LONDON, UK – Seven proposals proposed by Her Majesty’s Treasury would not only amend the Credit Unions Act of 1979 but would allow United Kingdom credit unions a chance to grow. Until recently credit unions have been limited in membership, services, deposits and loans to choking bounderies. This was changed by the Labour government, which began to look at credit unions as a way to bring financial services to the underserved or unserved. Economic Secretary Ruth Kelly said: “These proposals are aimed at reducing some of the restriction on credit unions’ operational powers, and we are seeking comments on all aspects of the draft proposals, to inform the policymaking process going forward. The credit union movement is known for its diversity, so I hope that a wide range of consultees will respond, to enable Government to take account of all the different perspectives and needs.” The proposals would let credit unions borrow money from external sources, other than authorized banks and other credit unions for the first time. Credit unions would also be given the right to differentiate between certain accounts by paying dividends at different rates. More importantly, they will be able to pay dividends more than once each year. Up until now products for credit union are basic savings and loans. If the new Credit Union Act is approved, credit unions could provide additional basic services. They would also be allowed to charge fees for the services. The Treasury used a bill paying service as an example. The rules for the common bond would be more flexible. Recently credit unions have been offered wider geographic common bonds, but the new proposals would consider other definitions more flexibly. The term “Credit Union” would be controlled with appropriate regulations. The proposals also suggest changing the minimum coverage requirements for fidelity bonds. Up until now joint accounts have not been allowed. If approved credit unions could offer accounts with two or more names. If activated, the changes would be made into an order under the Regulatory Reform Act 2001. The goal is to bring the new regulations into affect on July 1, 2002 when UK Credit Unions go under the regulatory regime of the Financial Services Administration (FSA). For the past two years the FSA and credit unions working with the Association of British Credit Unions, Ltd. (ABCUL) have been preparing for the transition. Shaun Spiers, ABCUL CEO said today: “This change is needed to attract the savings into the credit union movement that will enable other members’ credit needs to be met. It will enable a credit union, for example to give higher returns on long term savings than on accounts used for paying utility bills.” ABCUL will shortly issue an Early Draft Position Paper on this consultation and has invited credit unions to make their comments before January 18 2002. – [email protected]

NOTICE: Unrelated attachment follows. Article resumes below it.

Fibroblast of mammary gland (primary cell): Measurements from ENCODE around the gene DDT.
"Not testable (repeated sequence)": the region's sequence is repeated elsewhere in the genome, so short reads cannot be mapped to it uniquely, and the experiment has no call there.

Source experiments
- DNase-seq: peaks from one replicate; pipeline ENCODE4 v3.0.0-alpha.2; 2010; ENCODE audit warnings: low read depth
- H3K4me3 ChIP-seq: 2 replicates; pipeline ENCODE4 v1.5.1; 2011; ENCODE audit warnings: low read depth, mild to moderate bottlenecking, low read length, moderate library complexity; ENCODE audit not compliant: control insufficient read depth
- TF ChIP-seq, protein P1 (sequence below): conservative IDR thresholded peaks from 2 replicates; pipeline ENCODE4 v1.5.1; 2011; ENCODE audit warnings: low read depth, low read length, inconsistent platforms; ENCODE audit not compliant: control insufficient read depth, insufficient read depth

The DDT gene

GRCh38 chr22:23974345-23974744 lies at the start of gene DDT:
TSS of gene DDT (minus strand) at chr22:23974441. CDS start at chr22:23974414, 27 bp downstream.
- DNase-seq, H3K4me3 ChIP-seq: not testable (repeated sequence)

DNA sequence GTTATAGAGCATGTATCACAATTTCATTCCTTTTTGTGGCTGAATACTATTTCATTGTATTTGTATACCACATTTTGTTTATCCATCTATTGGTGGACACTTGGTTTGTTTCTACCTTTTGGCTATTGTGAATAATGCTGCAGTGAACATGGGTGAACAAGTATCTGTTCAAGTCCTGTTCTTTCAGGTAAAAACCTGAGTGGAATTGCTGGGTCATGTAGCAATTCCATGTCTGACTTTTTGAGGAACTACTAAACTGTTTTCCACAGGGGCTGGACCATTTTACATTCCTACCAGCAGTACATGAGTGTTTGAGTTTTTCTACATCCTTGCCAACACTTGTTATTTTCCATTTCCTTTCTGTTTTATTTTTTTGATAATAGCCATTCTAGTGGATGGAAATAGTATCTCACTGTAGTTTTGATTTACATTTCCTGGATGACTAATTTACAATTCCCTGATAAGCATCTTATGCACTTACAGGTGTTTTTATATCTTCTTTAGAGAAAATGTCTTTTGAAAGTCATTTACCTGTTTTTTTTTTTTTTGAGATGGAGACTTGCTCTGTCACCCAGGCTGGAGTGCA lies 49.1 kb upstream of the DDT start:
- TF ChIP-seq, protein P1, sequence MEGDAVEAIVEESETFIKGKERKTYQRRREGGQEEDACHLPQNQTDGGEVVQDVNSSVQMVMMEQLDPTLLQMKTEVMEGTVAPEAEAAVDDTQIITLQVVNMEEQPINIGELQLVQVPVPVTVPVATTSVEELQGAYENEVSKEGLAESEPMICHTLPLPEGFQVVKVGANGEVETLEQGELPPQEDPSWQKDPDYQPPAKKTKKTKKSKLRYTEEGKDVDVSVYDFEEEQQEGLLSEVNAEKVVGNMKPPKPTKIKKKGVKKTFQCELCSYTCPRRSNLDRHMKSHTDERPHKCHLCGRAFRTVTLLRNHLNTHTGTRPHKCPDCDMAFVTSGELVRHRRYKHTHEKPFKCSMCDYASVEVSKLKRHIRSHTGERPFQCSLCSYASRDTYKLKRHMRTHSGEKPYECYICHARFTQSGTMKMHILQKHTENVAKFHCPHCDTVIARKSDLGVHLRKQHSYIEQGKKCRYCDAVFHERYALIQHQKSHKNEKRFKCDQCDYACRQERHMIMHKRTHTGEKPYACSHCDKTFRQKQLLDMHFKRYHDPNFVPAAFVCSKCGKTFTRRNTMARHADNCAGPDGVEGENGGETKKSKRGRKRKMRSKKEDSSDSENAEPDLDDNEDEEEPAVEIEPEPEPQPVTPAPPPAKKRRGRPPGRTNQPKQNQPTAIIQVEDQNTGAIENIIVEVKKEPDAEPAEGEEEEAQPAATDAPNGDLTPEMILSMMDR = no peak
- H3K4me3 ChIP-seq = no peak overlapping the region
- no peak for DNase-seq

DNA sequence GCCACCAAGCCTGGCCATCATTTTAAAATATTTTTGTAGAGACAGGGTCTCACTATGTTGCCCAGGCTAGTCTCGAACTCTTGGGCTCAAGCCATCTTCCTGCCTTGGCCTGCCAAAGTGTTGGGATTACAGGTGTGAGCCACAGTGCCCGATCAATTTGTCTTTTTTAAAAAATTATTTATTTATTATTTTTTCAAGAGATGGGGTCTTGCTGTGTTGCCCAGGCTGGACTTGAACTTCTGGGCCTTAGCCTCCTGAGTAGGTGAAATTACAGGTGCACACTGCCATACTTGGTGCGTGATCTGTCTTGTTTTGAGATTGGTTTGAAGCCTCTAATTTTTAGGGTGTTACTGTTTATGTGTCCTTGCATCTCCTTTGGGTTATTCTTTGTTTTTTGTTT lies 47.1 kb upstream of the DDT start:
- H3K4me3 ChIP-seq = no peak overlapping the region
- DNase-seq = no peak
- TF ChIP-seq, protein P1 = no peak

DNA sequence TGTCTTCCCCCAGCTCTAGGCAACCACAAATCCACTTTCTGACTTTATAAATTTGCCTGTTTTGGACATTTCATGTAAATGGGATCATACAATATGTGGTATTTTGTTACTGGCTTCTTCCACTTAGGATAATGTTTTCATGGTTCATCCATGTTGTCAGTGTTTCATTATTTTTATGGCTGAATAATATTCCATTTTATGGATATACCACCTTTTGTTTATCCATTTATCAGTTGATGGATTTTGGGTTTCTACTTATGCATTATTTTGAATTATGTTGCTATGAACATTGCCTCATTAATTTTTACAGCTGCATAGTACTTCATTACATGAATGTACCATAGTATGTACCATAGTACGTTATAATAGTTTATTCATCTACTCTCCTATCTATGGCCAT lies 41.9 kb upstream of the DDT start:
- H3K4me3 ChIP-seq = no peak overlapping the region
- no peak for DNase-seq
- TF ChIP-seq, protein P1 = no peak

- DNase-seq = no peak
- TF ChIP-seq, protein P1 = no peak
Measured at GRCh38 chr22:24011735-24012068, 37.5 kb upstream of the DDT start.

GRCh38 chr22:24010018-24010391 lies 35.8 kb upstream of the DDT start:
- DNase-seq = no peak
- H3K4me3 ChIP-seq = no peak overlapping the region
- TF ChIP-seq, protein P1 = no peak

Complete your profile to continue reading and get FREE access to CUTimes.com, part of your ALM digital membership.

Your access to unlimited CUTimes.com content isn’t changing.
Once you are an ALM digital member, you’ll receive:

  • Critical CUTimes.com information including comprehensive product and service provider listings via the Marketplace Directory, CU Careers, resources from industry leaders, webcasts, and breaking news, analysis and more with our informative Newsletters.
  • Exclusive discounts on ALM and CU Times events.
  • Access to other award-winning ALM websites including Law.com and GlobeSt.com.

Already have an account?

 

Credit Union Times

Join Credit Union Times

Don’t miss crucial strategic and tactical information necessary to run your institution and better serve your members. Join Credit Union Times now!

  • Free unlimited access to Credit Union Times' trusted and independent team of experts for extensive industry news, conference coverage, people features, statistical analysis, and regulation and technology updates.
  • Exclusive discounts on ALM and Credit Union Times events.
  • Access to other award-winning ALM websites including TreasuryandRisk.com and Law.com.

Already have an account? Sign In Now
Join Credit Union Times

Copyright © 2022 ALM Global, LLC. All Rights Reserved.